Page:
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Stop, rock, and roll

Building unity through God’s gift of music


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I was 7 years and 18 days old when the Beatles’ Abbey Road debuted in September 1969. It’s the first album release I remember, mainly because of a lovelorn teenage girl in my Oahu, Hawaii, neighborhood. Clutching her tear-stained album cover, she mooned over Paul McCartney, barefoot in the crosswalk as he sang about the coming sun.

At precisely the same historical moment, my parents were not so much grown-ups as seekers on the verge. Not quite hippies, not quite straight. Liberals, not radicals. Weekdays, both pursued square careers—he a physicist, she a medical technologist. Weekends, though, Mom wore African-print caftans, read Allen Ginsberg’s Howl, and quaffed an alarming number of wine coolers (a habit that would later do her in). Dad, meanwhile, tacked a giant Bob Dylan poster to the cinder-block ­living room wall and sat on the dumpster-dive couch beneath it, carving his Vietnam-era Army boots into sandals with a razor blade.

Amid the mixed messages of my parents’ not-quiteness (Nixon bad/marijuana good … Bible bad/beat poets good), music was my silver lining. While other kids’ ­parents loved Elvis and Brenda Lee, mine collected 1960s and ’70s rock, folk, folk-rock, and soul—the best era in music after Glenn Miller, in my humble opinion:

Santana. Bill Withers. Cat Stevens. Led Zeppelin. James Taylor. Carole King. Creedence. Elton John. Jethro Tull. Aretha. Van Morrison. Pink Floyd. Sly & the Family Stone. Crosby, Stills, & Nash. Then, as I got older, the Eagles, Bob Seger, Tom Petty.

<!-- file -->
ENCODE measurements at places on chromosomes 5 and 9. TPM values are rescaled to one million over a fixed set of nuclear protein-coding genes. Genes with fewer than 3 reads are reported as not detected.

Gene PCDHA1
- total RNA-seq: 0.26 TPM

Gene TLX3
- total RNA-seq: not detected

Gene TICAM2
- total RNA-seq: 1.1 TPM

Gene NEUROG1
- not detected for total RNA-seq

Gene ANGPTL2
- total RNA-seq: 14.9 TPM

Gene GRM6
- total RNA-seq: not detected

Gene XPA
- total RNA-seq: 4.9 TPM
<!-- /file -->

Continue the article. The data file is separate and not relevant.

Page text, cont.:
One can argue with their politics but not with their craft. While I’ve since had to reject certain songs with objectionable content (rock ’n’ roll being, well, you know … just rock ’n’ roll), I still marvel at the creativity of that era, at the soundtrack of my youth.

The ability to make beautiful music is a gift, a manifestation of common grace, the touch of God. Music moves mind and spirit, memory and emotion. Scripture exhorts us to sing and make music to the Lord as an expression of praise, worship, joy, and gratitude.

“I will sing to the Lord, because He has dealt bountifully with me” (Psalm 13:6).

“But be filled with the Spirit, addressing one another in psalms and hymns and spiritual songs, singing and making melody to the Lord with your heart” (Ephesians 5:18-19).

“Sing aloud to God our strength” (Psalm 81:1).

Early rock music is surprisingly rich with Christian messages, even apart from on-the-nose songs, like the Doobie Brothers’ “Jesus is Just Alright.”

Take “My God” by Jethro Tull, for example: “Oh people—what have you done? Locked Him in His golden cage. Made Him bend to your religion, Him ­resurrected from the grave. He is the god of nothing if that’s all that you can see. You are the God of everything. He’s inside you and me.” Powerful testimony.

Such music can testify, soothe, and, science has learned, even heal. During one dark period of my life, all I could do was read the Psalms and listen to Anthology: Through the Years, a greatest-hits collection by Tom Petty and the Heartbreakers. Maybe it was because my heart was broken.

This season, though, is full of joy. I find myself cranking up the volume in my car, smiling, and singing (really) loud: “Bennie and the Jets” (Elton John). “Oye Como Va” (Santana. Best open-road, Harley-riding song ever). “Good Times, Bad Times” (Led Zeppelin, with profound guitar-shredding by Jimmy Page).

In fact, I’ve been enjoying this so much I thought it would be cool if, together, we made a 2024 WORLD playlist. What are the Top 5 songs from your youth? What songs take you back? Email me your list (be sure to include artist and year); we’ll create a playlist and post it online. I’m hoping our shared music stretches back to Glenn Miller, Cotton Club stomps, even the classical greats, unifying us across decades with God’s good gift.

And for those about to rock, I salute you.


Lynn Vincent

Lynn is executive editor of WORLD Magazine and producer/host of the true crime podcast Lawless. She is the New York Times best-selling author or co-author of a dozen nonfiction books, including Same Kind of Different As Me and Indianapolis. Lynn lives in the mountains east of San Diego, Calif.

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